​NYFF review: The documentary "Merchants of Doubt"

Filmmaker Robert Kenner looks at pundits backed by industry groups who use a tried-and-true PR playbook to block action on pressing public health and safety issues and environmental concerns.

Sony Pictures Classics

They appear incessantly on cable news and morning chat shows, and fill newspaper op-ed column inches with contrarian voices to the issues of the day, such as climate change. Where there is no debate they create one, sowing seeds of doubt through the cherry-picking of data or the wholesale creation of stories and characters. They lie, or dissemble to make it appear as if scientific fact is fallible, by leaning on a viewer's predilection to be attracted to the emotional over the rational.

These pundits may be disaffected Cold War scientists with axes to grind or ideologies to defend; or they may be skilled PR flacks out to make a buck.

And the source of many of these bucks? The coffers of interested corporations, funding the pundits' efforts through gauzy-named industry groups or think tanks.

The result: gridlock on some of the most pressing public health and safety issues and environmental concerns, from flame retardants in our kids' furniture, to second-hand smoke, to carbon pollution.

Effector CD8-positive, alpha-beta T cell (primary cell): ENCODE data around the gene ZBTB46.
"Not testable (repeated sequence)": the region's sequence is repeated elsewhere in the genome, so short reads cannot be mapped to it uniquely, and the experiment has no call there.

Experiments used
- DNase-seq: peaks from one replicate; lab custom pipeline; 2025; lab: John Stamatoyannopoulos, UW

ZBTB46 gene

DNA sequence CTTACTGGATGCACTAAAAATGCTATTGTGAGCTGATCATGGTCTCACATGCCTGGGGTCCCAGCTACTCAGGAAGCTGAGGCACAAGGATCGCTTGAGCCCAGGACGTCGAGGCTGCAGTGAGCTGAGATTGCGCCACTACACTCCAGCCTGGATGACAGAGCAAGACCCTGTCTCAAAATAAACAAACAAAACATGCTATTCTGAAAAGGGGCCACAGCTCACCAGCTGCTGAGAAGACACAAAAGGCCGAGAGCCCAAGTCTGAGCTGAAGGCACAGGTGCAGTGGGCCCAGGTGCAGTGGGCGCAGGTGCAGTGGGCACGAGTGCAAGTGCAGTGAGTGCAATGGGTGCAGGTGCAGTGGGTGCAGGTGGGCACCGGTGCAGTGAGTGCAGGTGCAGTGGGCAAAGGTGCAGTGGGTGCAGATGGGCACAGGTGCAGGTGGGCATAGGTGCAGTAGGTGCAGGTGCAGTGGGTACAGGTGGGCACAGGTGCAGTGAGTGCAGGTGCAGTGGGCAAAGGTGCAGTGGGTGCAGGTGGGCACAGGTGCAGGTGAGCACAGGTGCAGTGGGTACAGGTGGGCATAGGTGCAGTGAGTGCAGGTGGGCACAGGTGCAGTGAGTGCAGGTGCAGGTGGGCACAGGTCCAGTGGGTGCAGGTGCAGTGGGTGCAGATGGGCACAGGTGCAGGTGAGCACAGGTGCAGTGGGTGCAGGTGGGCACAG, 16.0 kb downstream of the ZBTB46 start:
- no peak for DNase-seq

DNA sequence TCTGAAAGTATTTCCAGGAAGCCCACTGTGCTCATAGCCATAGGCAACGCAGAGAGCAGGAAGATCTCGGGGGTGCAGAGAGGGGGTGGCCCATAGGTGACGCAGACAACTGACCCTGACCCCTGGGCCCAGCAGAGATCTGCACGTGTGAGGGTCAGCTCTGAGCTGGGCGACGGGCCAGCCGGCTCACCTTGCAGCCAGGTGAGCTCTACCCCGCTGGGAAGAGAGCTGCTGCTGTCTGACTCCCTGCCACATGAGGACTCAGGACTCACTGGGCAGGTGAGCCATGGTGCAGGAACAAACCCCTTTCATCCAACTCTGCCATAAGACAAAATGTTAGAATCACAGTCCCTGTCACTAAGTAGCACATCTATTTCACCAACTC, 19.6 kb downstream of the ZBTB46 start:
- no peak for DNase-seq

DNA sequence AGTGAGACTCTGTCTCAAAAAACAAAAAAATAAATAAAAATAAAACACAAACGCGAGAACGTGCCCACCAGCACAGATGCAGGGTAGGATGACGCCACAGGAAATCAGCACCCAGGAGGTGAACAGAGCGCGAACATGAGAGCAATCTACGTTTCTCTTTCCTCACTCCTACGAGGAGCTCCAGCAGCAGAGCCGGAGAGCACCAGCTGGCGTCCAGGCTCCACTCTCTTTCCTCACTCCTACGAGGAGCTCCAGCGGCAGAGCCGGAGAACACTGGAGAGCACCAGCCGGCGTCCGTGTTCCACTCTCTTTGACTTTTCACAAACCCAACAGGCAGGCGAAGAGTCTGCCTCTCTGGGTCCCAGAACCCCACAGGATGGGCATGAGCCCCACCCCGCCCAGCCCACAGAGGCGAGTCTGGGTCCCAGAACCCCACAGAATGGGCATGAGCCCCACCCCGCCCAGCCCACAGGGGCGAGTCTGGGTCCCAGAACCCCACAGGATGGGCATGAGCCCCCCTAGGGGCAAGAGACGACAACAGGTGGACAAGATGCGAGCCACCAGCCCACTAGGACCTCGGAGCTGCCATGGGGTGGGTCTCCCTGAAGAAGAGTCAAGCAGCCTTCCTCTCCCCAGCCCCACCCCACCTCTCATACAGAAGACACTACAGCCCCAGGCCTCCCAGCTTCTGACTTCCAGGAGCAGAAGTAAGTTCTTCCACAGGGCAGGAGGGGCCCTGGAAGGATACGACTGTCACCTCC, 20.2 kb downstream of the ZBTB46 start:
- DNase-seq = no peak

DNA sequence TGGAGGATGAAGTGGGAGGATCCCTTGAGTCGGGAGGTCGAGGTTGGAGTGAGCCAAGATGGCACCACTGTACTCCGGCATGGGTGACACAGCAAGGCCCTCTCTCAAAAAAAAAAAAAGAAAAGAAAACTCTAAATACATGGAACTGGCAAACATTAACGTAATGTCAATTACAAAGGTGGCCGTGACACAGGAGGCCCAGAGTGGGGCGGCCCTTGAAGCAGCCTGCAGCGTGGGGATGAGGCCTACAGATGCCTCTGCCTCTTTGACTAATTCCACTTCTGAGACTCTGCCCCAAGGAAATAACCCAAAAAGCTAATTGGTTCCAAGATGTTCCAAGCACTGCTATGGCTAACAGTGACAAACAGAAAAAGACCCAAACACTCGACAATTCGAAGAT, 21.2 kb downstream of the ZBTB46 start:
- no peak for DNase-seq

"Merchants of Doubt," a new documentary which had its U.S. premiere Wednesday at the New York Film Festival, is a film that will likely sow despair in anyone who would like to believe that truth always wins in the end, or that the rational sides of peoples' (or even Congressional members') brains -- when choosing between the facts that will protect us and the misinformation intended to protect special interest -- will go with the facts every time.

Sadly, they don't. And certainly not in a world with 24 hours of cable news airtime filled with gladiatorial battles of sound bites and screaming Cassandras.

Directed by Robert Kenner (the Oscar-nominated 2008 documentary, "Food, Inc."),"Merchants of Doubt" is inspired by the 2010 book of the same name by Naomi Oreskes and Erik M. Conway, which explored the plethora of media pundits consistently throwing sand in the gears of action on climate change. These pundits -- many with no scientific training or experience -- trumpeted the existence of scientific discord over climate change when there was none. They slandered climate scientists as socialists, and attacked them with death threats. They skewed the contents of leaked emails to suggest climate data number-crunchers were cooking the books. And even if they do bend to admit that climate change IS real (hard not to after Hurricanes Katrina and Sandy), they dig their heels in by denying a causal relation to human industrial activity, and scare the populace with dire warnings of lost jobs and government overreach. To them, reducing coal and oil = Big Brother.